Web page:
Once we arrived in front of the house, we told ourselves that peeing in the garden kind of sucked because anyone in the street could see us. So, we went to do number one behind on the terrace that was under construction like the ground floor. We saw close to a wall a hot pool that diffused some curls of steam in contact with the fresher air. Thus, we understood that our friend had the same idea – and above all the same urge – as us and beat us to it, overwhelmed by a state of ultimate bliss we could imagine. As a result, our inspiration and our stimulation were multiplied. We started without further delay, with our male parts out, staring into space. In addition to the usual relief and sense of well-being due to that saving daily practice, we had the feeling of satisfying a visceral need of revenge, which turned out to be particularly thrilling… but which was brutally broken by the unbearable shrill voice of the owner who –what a coincidence – came out of nowhere exactly at that very moment whereas we had no response from her for the whole afternoon. She told us, both numb and outraged: «what you guys are you doing? Aren’t you ashamed? It’s a lack of respect!» J.R., who was done, started towards her. As for me, like Gérard Jugnot in the French movie «Les bronzés font du ski», I finished what I had started. Anyway, we were outstripped… Then, I also went to meet her and explained to her that the real lack of respect was her disgusting overbooking practice that got travelers who were thousands of kilometers away from home in such a mess, throwing them into the street like common tramps. I added that if she only had done things in due form, we would not be peeing on her terrace, but in the bathroom of her apartment that was dedicated to us, the more as we had been waiting for her in front of her house for hours holding our pee. We shouted at each other like that a few minutes. Still, she ended up apologizing.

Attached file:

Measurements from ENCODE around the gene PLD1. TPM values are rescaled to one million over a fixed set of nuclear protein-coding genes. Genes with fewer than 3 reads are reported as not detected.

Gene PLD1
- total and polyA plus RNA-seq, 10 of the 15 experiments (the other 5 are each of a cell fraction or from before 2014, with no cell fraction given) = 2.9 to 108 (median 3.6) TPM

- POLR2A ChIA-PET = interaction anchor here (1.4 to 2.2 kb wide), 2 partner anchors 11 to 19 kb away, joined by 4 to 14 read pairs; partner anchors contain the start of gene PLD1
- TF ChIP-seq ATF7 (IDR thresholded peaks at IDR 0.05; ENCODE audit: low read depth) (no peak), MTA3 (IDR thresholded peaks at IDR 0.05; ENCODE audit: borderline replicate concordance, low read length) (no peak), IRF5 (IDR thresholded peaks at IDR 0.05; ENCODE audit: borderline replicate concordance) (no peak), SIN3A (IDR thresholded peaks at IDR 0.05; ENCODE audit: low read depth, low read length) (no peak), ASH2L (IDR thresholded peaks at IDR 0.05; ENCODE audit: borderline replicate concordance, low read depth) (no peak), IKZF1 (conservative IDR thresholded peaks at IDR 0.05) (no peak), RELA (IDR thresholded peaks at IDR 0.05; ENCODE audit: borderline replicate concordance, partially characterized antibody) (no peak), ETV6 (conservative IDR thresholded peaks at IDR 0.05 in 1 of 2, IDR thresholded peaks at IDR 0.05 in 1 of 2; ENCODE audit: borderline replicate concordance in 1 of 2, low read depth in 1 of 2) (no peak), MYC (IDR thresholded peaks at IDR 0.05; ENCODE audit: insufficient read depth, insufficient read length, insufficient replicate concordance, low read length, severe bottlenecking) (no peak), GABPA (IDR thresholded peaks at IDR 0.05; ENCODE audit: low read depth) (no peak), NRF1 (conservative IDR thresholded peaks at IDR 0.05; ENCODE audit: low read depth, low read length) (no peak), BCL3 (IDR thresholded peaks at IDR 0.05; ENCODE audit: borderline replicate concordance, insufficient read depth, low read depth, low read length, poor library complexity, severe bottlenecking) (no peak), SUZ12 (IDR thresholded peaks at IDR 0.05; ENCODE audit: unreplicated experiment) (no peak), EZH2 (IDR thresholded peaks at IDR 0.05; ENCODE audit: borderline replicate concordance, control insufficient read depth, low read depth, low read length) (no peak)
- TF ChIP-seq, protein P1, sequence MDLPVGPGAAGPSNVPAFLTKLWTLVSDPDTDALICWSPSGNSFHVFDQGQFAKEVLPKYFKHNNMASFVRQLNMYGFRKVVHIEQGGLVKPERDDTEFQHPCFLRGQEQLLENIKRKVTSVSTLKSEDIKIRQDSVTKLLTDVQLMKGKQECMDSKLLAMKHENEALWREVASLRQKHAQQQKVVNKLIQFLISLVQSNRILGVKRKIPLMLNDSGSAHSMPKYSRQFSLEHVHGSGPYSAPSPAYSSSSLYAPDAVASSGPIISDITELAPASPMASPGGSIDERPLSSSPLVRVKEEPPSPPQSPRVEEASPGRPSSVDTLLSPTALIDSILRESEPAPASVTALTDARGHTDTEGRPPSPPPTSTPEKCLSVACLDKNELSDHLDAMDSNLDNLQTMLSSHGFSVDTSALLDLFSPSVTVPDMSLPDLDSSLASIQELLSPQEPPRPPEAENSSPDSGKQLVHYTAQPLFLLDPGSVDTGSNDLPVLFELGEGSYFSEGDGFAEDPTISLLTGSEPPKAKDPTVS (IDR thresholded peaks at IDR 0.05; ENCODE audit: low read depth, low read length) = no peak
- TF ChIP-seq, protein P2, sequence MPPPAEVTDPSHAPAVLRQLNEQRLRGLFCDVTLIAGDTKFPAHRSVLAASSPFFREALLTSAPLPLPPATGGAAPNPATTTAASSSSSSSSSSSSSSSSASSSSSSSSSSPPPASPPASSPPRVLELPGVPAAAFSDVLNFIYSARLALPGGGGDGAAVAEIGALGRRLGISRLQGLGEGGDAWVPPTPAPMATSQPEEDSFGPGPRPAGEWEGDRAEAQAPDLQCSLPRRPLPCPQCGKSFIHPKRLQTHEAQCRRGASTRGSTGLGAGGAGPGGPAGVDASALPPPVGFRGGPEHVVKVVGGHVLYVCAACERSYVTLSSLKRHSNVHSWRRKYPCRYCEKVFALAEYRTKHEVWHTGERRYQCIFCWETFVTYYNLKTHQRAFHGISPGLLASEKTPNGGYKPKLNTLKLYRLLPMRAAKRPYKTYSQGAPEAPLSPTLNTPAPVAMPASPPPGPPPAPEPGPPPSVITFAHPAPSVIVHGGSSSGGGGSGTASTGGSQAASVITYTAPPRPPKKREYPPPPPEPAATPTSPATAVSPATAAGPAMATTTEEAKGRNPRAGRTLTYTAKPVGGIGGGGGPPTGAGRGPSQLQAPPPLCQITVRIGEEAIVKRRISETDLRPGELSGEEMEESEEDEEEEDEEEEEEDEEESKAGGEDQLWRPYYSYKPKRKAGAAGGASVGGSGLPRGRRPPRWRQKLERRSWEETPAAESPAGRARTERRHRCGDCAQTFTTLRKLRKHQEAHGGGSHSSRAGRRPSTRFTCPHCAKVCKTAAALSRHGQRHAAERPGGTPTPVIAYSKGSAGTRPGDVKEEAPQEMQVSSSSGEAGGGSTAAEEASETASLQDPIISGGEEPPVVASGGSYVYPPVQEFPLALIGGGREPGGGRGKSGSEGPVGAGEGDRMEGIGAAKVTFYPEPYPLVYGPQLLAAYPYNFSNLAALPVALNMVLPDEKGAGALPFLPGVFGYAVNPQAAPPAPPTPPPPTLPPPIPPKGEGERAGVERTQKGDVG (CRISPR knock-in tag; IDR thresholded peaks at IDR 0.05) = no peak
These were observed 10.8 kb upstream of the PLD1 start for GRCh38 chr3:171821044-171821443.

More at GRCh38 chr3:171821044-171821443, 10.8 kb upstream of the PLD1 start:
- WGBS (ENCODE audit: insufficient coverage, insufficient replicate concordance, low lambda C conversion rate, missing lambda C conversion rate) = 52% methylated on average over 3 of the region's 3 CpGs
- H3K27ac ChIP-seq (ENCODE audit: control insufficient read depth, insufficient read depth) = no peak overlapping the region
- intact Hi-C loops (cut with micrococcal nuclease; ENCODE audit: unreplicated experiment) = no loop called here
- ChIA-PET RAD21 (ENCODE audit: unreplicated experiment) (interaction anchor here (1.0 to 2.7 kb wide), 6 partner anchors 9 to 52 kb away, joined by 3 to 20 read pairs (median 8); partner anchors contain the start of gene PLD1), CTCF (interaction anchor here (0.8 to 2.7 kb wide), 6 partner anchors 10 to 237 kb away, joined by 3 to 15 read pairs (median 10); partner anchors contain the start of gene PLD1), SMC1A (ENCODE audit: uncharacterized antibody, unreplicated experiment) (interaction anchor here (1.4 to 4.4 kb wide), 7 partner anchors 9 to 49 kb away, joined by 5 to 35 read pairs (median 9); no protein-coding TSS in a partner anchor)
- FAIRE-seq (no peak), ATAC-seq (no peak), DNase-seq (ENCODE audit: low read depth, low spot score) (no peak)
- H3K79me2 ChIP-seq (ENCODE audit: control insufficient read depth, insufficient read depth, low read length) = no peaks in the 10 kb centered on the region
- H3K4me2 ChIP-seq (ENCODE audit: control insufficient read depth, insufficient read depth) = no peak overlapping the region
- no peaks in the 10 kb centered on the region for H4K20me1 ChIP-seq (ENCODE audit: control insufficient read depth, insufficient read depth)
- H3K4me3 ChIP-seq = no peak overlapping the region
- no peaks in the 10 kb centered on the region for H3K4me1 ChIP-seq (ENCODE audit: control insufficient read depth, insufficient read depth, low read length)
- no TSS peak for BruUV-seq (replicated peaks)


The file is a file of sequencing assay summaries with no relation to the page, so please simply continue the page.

We took leave of that charming person to head for Downtown where our hotel was. Once we arrived there, we realized it was a seedy establishment in a seedy district. First, the hall was dark, narrow and… under construction! Decidedly, it never stopped! The poor girl at the reception and her colleague were confined in the middle of cartons, stacks of files and wires all around. The rooms were lousy and smelled stuffy. They were not aired because windows could not be opened. The old air conditioners were shabby and made the hell of a noise. We took a look at the collective kitchen. In the fridge, we saw very poor quality food, even expired, notably a started stick of butter of a very doubtful color. It must have been there for months. All that reinforced our will to have every meal outside
It was located in Jarvis Street (photo), almost at the corner of Queen Street. Those two long streets are globally nice and enjoy attractive places… excepted precisely in that area where they intersect. That district was much infamous. We met homeless, some of whom had crazy eyes or junkie eyes and stared at us insistently. We quickly understood why the porter asked us expressly not to let into the hotel someone who followed us and was not known as a guest or a member of the staff. That was so not reassuring!
Finally, we climbed up to the rooftop, where the view of a part of the Toronto skyline by night was nice. As we were leaving to go back to our rooms, the porter – who was sitting there casually chatting with a few colleagues – told us: «take care!»… Just in case we did not understand that neighborhood was a skid row…
Published on December 18th 2018